Terry Nicholls: For Love of the People, the Land and the Mosaic Art Form
Friday, 6 October 2017 16:37:50 Europe/London
The Busker Photo courtesy of Terry Nicholls
Terry Nicholls: For Love of the People, the Land and the Mosaic Art Form
Canadian mosaic artist, Terry Nicholls creates mosaic images that reflect the spirit of the people where he lives and the stark beauty of the land that surrounds. We can see the power of the ocean and the way it carves into and gives shape to the land through his work. Nicholls’ mosaicked images of the island of Newfoundland, capture the islander’s way of life, their stoic nature and details of daily life on “The Rock”.
Terry took some time recently to share a bit about himself and his art practice with Hobby Island Mosaics. Like many of our clients and readers, Terry lives in a location far from Canada’s large cities and artistic centres. He manages his career as an artist from what many would consider to be a remote location. As is the case for many of you reading this article, the internet is his only contact with this community. During the course of our interview he describes the challenges he faces in his mosaic art practice, talks about his work, his influences and how he handles the practicalities of conducting his career successfully.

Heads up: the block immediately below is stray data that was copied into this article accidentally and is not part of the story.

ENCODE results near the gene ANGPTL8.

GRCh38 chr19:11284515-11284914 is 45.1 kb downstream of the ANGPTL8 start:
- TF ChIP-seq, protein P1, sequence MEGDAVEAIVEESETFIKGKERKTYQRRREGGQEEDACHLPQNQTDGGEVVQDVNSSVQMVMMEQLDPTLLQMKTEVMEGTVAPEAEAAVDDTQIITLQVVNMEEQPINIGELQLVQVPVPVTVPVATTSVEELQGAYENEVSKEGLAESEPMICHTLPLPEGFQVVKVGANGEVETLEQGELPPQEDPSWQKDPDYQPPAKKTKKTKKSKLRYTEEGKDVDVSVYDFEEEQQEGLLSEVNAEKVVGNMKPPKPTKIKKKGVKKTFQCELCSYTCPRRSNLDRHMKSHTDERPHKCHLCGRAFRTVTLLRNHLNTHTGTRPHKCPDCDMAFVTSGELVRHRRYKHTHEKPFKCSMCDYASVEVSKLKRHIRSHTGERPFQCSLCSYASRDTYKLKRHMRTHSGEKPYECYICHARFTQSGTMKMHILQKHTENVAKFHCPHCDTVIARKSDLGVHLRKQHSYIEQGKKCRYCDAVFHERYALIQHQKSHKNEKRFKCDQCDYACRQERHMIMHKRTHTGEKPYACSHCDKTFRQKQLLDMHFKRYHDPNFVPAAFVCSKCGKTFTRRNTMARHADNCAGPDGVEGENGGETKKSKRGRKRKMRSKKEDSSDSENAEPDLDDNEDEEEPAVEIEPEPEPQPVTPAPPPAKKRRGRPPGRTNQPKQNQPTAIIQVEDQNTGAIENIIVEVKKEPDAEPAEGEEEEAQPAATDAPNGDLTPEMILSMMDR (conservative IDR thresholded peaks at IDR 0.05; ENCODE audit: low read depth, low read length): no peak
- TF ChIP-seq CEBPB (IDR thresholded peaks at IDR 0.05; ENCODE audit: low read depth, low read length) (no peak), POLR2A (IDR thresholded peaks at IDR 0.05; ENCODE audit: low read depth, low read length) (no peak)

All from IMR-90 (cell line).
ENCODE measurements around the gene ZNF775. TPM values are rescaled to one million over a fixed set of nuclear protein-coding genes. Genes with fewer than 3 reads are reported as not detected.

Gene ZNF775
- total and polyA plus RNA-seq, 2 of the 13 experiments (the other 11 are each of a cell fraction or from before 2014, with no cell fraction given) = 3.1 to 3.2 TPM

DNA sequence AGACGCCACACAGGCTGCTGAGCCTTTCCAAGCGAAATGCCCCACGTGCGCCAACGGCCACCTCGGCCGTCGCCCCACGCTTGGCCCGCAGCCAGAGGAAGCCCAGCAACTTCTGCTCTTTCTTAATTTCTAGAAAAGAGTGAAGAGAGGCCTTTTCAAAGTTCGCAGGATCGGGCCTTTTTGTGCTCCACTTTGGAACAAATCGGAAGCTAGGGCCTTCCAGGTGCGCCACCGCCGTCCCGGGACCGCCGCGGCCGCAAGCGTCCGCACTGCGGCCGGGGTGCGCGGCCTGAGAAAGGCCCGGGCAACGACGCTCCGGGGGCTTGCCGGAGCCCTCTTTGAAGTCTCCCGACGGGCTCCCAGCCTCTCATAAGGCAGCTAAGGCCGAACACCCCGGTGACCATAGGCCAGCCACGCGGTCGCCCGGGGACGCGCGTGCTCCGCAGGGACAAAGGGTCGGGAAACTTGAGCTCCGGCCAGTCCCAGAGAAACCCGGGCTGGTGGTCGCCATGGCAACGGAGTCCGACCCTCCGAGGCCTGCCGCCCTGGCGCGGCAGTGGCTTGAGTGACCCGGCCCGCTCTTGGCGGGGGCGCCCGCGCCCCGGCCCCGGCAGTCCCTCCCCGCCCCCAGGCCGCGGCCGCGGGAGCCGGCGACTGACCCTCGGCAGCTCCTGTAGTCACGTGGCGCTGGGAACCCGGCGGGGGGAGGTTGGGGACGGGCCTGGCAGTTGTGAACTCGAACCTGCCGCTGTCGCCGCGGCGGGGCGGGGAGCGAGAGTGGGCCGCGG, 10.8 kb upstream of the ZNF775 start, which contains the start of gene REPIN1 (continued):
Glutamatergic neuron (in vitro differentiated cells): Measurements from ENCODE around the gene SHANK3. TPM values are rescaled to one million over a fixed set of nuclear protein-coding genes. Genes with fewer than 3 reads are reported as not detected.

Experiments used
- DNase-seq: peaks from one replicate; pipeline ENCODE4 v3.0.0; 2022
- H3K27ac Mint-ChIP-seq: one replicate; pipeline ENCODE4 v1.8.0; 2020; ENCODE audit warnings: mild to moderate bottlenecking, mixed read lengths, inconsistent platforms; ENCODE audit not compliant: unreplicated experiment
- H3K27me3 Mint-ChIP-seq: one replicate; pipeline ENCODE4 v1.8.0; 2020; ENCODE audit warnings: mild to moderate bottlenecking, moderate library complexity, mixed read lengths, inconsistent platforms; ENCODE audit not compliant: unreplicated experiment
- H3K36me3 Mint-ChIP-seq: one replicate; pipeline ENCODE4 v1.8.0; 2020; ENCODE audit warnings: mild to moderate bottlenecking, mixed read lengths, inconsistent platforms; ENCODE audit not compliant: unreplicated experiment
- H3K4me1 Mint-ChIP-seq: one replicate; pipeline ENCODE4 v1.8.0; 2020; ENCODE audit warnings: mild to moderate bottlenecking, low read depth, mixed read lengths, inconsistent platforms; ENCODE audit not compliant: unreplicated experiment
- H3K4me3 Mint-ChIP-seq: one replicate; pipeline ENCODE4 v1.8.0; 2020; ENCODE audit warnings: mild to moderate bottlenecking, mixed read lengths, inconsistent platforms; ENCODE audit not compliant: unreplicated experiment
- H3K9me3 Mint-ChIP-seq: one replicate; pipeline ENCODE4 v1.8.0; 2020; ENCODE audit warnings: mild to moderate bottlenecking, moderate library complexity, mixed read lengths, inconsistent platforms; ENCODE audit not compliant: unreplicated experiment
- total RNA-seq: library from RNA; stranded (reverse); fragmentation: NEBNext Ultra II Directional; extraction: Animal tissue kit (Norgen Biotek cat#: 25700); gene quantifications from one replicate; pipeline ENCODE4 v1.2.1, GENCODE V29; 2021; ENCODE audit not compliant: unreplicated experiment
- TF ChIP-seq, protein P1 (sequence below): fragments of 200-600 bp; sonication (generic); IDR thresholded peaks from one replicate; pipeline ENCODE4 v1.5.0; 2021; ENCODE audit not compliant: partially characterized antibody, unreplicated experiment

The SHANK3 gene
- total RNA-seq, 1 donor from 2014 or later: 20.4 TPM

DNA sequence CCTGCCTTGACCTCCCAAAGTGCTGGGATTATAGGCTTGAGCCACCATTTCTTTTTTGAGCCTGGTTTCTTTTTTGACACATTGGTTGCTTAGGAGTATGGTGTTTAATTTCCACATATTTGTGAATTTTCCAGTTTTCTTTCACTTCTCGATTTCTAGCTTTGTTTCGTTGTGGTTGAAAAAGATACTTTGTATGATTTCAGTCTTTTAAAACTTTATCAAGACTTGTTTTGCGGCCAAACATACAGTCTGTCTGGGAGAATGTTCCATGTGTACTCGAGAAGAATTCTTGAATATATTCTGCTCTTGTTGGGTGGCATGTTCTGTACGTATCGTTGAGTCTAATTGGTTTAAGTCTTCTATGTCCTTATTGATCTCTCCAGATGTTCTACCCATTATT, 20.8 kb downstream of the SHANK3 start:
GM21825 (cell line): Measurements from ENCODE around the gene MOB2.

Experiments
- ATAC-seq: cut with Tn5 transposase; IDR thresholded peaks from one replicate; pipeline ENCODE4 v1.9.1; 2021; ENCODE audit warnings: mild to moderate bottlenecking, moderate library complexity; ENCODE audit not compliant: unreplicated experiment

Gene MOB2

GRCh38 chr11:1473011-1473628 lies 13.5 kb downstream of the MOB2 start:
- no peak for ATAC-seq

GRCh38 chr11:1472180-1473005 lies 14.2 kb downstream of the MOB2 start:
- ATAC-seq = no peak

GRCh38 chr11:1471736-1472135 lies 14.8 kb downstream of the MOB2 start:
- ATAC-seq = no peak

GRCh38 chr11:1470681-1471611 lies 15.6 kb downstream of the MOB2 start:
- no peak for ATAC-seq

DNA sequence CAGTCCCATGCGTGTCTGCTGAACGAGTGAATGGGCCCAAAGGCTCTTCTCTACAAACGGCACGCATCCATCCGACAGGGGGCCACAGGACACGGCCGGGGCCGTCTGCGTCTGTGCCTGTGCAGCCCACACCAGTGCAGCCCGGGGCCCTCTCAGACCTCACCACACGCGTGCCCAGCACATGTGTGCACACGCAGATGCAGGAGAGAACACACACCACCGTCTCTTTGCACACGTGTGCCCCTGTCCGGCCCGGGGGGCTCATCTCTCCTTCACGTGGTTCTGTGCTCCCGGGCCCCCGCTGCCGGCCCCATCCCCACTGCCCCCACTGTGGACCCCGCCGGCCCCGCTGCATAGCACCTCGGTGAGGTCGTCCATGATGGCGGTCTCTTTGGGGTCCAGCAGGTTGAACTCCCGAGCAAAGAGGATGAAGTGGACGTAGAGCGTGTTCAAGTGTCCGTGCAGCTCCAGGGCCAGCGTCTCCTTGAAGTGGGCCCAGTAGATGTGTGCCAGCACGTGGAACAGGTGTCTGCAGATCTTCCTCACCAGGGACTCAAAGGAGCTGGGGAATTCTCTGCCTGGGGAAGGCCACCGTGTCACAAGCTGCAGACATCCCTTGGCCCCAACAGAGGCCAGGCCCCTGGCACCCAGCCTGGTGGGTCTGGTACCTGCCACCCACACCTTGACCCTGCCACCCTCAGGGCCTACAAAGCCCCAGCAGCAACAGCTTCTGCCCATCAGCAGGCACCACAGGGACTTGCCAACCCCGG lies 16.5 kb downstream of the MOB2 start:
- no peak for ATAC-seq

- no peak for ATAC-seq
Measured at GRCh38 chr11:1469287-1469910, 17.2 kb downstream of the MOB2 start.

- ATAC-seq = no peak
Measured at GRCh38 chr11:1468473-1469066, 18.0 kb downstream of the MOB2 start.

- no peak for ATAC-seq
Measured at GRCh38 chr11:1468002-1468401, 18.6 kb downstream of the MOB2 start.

From the work in your portfolio we can see that, like many Canadian artists, you take inspiration from the natural environment that surrounds. First of all can you tell us a bit about where you live in Canada?
I live at the most easterly point of North America in Newfoundland and Labrador. I do take my inspiration from our environment. I trained and then worked as a marine biologist during my first career. This has given me a profound respect for the world around me, especially our oceans. There is a wealth of beauty there, whether it be microscopic or macroscopic.
The Cove Photo courtesy of Terry Nicholls
How did you begin your artistic career? Was mosaic art making where you started? If not, what sparked your interest in this medium?